First, employers should not take any immediate action based on the wind-up of the DACA program, as current employment authorization documents are not being rescinded. However, it is important that employers have a system in place to ensure that employment authorization is re-verified in Section 3 of Form I-9, prior to the expiration of employees’ employment authorization documents. In doing so, it is important that employers not treat DACA recipients differently than other workers, as this would be in violation of the anti-discrimination provisions of the Immigration and Nationality Act. Rather, all workers whose employment authorization documents are set to expire should be re-verified as necessary.

Employers should also plan ahead for the possibility that current workers will be unable to renew their employment authorization as DACA is phased out. However, employers should not terminate or refuse to hire DACA recipients based on their immigration status.

What Should Schools Do?

Because DACA affects younger people, many independent schools may also be concerned about the ability of their students to continue to attend school. Unlike employment, there is no federal requirement that schools check students’ immigration status. Therefore, students affected by the DACA phase-out can still attend school. However, students who work on campus or otherwise participate in a work study program may no longer be eligible to work lawfully in the U.S.

In addition, many schools have declared themselves “sanctuary campuses” and aim to protect all students, regardless of immigration status. Schools should give consideration to issues raised by such policies. Although USCIS has stated that it will not “proactively” share information from DACA applications with Immigration and Customs Enforcement (“ICE”), this does not mean that ICE will not ask for information if ICE believes a DACA recipient meets criteria for being placed into deportation proceedings. Therefore, it is important that schools adopt clear policies regarding how to handle ICE inquiries.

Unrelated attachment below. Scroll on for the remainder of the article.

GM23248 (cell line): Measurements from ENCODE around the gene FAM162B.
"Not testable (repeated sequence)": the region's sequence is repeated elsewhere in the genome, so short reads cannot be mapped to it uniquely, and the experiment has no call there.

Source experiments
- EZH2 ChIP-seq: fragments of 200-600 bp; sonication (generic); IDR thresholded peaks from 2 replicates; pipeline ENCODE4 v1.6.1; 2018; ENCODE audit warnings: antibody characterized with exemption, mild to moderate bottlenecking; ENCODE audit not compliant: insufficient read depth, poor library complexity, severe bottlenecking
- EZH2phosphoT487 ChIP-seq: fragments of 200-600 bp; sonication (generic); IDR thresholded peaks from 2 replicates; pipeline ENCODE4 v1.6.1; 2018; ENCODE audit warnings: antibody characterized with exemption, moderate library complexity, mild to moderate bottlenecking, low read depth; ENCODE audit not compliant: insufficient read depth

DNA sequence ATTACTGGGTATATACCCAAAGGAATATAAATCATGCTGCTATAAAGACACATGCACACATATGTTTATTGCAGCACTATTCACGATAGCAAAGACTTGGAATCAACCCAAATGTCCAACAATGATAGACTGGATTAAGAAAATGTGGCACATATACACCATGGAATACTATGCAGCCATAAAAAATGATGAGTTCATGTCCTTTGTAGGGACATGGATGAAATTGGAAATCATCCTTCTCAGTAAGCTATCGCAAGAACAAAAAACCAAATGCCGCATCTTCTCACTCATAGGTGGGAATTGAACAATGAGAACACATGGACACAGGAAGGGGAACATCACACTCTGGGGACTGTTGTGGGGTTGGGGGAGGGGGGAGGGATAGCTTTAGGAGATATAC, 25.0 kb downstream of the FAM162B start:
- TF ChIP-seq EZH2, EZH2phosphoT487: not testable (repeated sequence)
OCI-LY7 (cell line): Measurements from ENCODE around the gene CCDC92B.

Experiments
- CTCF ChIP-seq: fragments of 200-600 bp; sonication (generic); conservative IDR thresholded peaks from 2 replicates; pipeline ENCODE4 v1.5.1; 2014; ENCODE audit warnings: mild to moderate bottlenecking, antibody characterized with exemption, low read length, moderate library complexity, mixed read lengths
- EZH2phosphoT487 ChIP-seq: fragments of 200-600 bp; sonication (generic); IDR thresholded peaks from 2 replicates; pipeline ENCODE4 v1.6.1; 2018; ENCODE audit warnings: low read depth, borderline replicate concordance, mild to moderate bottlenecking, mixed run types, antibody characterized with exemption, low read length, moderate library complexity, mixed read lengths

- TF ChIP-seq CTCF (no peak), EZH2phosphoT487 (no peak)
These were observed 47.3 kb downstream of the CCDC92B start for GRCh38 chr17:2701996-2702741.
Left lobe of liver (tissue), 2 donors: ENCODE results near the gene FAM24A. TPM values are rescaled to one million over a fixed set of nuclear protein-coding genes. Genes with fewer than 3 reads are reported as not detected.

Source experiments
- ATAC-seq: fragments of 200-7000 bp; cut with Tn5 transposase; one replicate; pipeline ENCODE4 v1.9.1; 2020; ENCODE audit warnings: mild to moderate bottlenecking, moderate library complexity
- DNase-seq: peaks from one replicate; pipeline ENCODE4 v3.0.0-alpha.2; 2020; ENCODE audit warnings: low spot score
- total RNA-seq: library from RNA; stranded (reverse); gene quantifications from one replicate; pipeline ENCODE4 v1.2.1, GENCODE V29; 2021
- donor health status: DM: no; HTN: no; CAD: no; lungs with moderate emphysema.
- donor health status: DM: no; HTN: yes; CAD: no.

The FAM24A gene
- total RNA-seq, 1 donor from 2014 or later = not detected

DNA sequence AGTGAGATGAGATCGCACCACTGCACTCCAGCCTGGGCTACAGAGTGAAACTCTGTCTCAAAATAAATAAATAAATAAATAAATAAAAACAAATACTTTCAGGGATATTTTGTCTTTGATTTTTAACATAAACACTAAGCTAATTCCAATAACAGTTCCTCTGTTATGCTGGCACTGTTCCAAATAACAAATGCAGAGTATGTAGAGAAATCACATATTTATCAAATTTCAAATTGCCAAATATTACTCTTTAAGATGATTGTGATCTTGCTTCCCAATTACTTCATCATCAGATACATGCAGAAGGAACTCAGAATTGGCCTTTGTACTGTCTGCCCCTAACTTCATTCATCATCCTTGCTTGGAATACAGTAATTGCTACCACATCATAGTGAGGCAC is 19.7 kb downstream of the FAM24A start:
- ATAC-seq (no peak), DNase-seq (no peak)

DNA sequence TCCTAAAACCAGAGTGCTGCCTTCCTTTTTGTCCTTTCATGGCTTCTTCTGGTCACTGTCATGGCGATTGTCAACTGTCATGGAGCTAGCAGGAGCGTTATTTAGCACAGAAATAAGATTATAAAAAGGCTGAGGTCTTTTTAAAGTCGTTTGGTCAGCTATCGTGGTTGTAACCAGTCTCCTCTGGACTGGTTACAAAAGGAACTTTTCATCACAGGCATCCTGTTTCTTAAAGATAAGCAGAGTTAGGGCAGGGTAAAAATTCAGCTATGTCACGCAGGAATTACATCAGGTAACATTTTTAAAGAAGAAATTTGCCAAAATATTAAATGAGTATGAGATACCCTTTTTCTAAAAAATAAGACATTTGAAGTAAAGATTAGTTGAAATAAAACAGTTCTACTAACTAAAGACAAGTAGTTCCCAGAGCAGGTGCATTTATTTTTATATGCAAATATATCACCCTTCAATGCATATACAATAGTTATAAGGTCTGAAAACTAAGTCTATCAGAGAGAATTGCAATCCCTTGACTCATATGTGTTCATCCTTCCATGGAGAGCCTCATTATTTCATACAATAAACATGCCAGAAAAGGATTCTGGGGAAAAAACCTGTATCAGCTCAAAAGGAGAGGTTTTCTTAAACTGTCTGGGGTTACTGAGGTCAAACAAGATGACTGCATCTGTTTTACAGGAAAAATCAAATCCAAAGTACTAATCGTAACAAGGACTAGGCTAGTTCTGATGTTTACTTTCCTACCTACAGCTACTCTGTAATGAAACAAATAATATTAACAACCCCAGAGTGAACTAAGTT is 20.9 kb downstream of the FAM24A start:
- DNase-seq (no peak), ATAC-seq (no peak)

For example, schools should designate a specific administrator to handle ICE inquiries. This person should have a clear understanding of the school’s rights and obligations in connection with ICE inquiries, such as when a warrant must first be obtained. In addition, schools may wish to evaluate which areas of their campus should be treated as “public,” as this can limit where ICE agents can enter without a warrant. Finally, schools - particularly those that have adopted “sanctuary campus” policies – should consider communicating to their students when they can protect students’ privacy in connection with ICE inquiries, and when they must respond to ICE.

What’s Next?

It is possible that Congress will enact legislation that will provide relief to the Dreamers in the absence of DACA. If not, President Trump has stated that he may “revisit” this decision prior to March 5, 2018.

However, as nothing is certain, it is important that employers be vigilant when completing Form I-9s both for new employees and when re-verifying employment authorization. Further, schools (as well as other employers) should have policies in place regarding ICE inquiries to ensure that they respond in a consistent, non-discriminatory manner.

Please feel free to contact us if you have any questions about the termination of the DACA program and its potential effects on your business or school.